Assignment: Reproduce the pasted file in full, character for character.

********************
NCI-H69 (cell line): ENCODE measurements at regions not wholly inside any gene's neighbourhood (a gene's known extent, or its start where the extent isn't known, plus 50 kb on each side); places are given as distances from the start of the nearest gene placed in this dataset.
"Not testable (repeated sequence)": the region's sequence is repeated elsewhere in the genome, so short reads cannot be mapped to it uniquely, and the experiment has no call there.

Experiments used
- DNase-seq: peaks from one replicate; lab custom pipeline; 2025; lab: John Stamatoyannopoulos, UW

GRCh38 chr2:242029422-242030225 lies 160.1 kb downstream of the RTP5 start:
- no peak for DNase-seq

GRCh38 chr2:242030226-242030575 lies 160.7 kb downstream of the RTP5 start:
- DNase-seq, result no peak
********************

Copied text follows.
NCI-H69 (cell line): ENCODE measurements at regions not wholly inside any gene's neighbourhood (a gene's known extent, or its start where the extent isn't known, plus 50 kb on each side); places are given as distances from the start of the nearest gene placed in this dataset.
"Not testable (repeated sequence)": the region's sequence is repeated elsewhere in the genome, so short reads cannot be mapped to it uniquely, and the experiment has no call there.

Experiments used
- DNase-seq: peaks from one replicate; lab custom pipeline; 2025; lab: John Stamatoyannopoulos, UW

GRCh38 chr2:242029422-242030225 lies 160.1 kb downstream of the RTP5 start:
- no peak for DNase-seq

GRCh38 chr2:242030226-242030575 lies 160.7 kb downstream of the RTP5 start:
- DNase-seq, result no peak